Private school and public school are often reduced to the most basic difference — price. However, there are other aspects to consider when comparing the two, such as academic rigor, teacher-student attention, and differing COVID-19 safety measures.
When comparing public and private schools, you must consider two things: class size and funding. Since private schools are not state-funded, the curriculum is going to look different. According to the Private School Review, out of the 3,788 private schools in California, 50% of them have religious affiliations. Students will be expected to “attend mass and observe the other practices and holidays” even when the students’ or parents’ religion doesn’t align. This addition to the curricula may result in longer days for the students. (education degree) Next, we can look at class size. The average public schools class sizes can look between “25 to 30 students (or more)”. In comparison, private schools offer a more personal size between “average of 10 to 15 students” (thoughtco). Having a smaller student-to-teacher ratio allows for students to receive more attention from their teachers, preventing them from being left behind.
Private schools are going to require more from the student. An average of 40% of private schools demand some sort of community service to graduate. They also require 0.4 more years of math and 1 year more of foreign languages. Moreover, some schools make participation in an athletic sport mandatory, so students will be booked and busy. (publicshoolreview)
Since public schools are funded by the state system, they must make accommodations for disabled students. According to the Public School Review, “Special education laws make it mandatory for public schools to educate and meet the special needs of these children.” The article on HandyHandouts.com goes in depth over the legal side of private schools and disability classes. They state that private schools are “not covered under IDEA 2004”, so they are not required to provide special education classes. It should be noted that there are private schools that cater to disabled students exclusively in California; there are “199 special education private schools” out of 3,788 in total. (privateschoolreview)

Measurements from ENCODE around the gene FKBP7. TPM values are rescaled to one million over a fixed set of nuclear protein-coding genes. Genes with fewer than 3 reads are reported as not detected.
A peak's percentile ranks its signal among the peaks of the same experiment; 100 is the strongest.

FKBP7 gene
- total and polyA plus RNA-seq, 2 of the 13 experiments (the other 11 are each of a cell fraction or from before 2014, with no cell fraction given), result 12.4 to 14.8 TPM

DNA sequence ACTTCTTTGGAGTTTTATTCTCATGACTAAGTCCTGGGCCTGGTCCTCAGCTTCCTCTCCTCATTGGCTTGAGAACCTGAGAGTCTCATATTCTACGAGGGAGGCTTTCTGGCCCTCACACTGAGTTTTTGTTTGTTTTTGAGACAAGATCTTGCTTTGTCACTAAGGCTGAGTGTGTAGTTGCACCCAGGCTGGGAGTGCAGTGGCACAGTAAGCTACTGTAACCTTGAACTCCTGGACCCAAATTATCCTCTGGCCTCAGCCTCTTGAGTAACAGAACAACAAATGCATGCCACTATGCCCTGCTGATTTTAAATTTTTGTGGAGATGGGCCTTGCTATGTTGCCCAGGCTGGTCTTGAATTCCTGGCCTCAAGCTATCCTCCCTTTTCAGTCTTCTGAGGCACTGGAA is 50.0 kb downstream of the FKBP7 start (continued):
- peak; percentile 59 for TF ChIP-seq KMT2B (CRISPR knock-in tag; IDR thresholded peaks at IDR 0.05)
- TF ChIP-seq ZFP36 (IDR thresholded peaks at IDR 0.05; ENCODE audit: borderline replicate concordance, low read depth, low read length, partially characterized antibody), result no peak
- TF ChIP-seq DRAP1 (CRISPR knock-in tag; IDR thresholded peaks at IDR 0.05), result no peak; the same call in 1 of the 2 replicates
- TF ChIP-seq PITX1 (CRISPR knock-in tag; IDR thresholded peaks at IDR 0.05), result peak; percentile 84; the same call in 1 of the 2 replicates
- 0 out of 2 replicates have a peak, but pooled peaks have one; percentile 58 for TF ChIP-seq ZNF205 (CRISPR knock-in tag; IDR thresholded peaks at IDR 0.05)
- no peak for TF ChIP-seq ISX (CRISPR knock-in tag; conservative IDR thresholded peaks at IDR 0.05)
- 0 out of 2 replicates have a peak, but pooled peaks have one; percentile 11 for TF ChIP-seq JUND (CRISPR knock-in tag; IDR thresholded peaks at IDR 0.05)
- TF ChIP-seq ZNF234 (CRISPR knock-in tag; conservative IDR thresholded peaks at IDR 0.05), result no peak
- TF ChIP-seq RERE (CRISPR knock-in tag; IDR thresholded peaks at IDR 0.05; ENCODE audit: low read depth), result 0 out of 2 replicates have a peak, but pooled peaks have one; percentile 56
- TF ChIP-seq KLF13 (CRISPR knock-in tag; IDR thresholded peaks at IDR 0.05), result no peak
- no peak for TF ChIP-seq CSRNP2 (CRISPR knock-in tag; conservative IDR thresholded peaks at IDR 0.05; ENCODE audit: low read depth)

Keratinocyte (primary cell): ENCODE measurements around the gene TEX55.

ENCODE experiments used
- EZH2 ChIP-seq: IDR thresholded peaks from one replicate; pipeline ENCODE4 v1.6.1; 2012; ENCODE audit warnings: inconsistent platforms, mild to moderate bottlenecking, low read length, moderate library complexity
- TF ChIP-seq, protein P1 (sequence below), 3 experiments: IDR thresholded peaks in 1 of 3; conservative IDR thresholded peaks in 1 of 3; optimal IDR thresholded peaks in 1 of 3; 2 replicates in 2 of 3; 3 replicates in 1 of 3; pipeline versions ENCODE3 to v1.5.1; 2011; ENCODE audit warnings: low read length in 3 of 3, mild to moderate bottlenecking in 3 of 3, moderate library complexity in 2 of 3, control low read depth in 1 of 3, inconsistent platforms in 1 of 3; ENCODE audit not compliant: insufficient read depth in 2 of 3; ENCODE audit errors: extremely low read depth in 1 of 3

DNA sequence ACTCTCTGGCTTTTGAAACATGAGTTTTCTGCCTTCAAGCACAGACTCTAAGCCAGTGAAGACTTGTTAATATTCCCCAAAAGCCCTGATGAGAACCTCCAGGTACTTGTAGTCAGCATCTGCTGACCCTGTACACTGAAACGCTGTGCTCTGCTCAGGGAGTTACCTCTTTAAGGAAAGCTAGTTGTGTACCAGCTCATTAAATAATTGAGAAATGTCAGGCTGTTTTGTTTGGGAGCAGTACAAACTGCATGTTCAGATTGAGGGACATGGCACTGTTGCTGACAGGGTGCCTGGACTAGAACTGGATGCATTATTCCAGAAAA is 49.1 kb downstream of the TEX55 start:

Public school admission is free, but that doesn’t mean education is free. Parents must buy school supplies, additional books, and sometimes uniforms. Additionally, the best public schools are located in neighborhoods where houses have a higher average home value. So, some parents add their mortgage to the cost of a good education. Private schools cost on average a total of “$12,350” annually. (usanews) Day schools, and non-residential schools, tend to be cheaper than boarding schools due to the housing cost.
Covid has changed the landscape forever. It’s essential to see how schools have adapted. In public schools, we’ve seen a rush to quarantine and place online those exposed. (link to TZ quarantine blog) While private schools, due to their smaller size and lack of teachers, the union has been able to open and return in-person faster than public schools have. (calmatters) Many frustrated parents have made the switch from public to private.
The decision to attend private school or public school is situational. It all depends on the needs of the family. Whatever choice a family makes, the student’s well-being is most important.
Written by Lilian Salas